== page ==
“SEVEN GOOD TERNS DESERVE AN AUTHOR”: BIRDS OF ABACO
A total of 12 tern species have been recorded on Abaco and in Abaco waters. Ever. Some are permanently resident, some are winter visitors, some arrive for the summer and one or two – for example the Arctic Tern – are one-off or vanishingly rare sightings. A few are commonplace, some you may see if you know where to look or are lucky, some would not be worth making a special trip to Abaco to find…
Here are 7 tern species that all feature in the newly published “Delphi Club Guide to the Birds of Abaco”. A cunning code devised by Bahamas ornithologist Tony White tells you when they are around (PR, WR, SR = permanent, winter, summer resident; TR means transient) and the likelihood of seeing one at the appropriate time (1 = very likely to 5 = next to no chance). B means ‘breeds on Abaco’.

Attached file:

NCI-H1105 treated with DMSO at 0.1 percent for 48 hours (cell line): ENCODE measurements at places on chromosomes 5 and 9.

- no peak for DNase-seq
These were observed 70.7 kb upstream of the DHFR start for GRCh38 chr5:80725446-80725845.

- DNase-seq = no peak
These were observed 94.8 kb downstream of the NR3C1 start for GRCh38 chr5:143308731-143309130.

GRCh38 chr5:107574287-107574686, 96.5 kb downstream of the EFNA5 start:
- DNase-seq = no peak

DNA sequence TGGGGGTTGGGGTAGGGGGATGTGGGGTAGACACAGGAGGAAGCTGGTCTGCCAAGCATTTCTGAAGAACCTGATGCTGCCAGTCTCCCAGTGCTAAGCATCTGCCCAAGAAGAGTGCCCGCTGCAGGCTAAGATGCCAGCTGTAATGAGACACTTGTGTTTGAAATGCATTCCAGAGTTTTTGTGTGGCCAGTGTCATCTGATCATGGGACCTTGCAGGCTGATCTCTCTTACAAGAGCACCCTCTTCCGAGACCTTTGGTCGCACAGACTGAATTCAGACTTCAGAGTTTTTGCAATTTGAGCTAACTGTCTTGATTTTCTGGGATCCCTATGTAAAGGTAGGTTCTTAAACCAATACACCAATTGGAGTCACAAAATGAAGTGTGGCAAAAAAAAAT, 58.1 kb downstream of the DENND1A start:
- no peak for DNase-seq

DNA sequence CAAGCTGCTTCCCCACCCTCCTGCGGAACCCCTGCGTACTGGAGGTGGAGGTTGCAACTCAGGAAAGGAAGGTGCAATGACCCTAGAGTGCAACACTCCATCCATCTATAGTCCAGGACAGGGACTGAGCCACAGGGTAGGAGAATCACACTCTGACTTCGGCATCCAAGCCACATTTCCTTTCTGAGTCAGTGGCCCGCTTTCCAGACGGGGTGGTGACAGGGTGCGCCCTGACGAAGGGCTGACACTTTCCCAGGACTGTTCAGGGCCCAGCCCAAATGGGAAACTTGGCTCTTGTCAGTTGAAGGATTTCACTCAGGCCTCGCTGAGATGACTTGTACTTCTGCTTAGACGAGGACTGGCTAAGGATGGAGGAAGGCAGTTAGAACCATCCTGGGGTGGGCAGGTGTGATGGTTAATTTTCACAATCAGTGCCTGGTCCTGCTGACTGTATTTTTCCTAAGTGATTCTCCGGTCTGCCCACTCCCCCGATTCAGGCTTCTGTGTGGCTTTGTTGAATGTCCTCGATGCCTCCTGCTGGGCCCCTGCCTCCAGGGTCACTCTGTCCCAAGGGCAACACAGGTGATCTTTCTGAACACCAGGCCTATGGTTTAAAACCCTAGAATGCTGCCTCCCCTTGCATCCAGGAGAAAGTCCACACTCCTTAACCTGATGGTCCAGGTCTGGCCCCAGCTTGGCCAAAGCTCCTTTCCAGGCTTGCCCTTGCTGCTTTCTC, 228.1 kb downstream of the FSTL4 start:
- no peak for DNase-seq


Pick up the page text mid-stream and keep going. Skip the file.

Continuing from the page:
The header picture shows a line up of Royal Terns perched characteristically facing the breeze on a dead tree far out on the Marls. I took it while we were out bonefishing, and our guide Ishi very tolerantly poled nearer to the birds so I could get a better shot at them with the sun behind me. The ones shown are in an intermediate stage between non-breeding plumage and full breeding plumage, when the ‘caps’ are black. One (shown below) had the full black cap.
The other 5 species recorded are: Sooty Tern, Black tern, Common Tern, Arctic Tern and Forster’s Tern
Photo Credits: Bruce Hallett, Woody Bracey, Alex Hughes, RH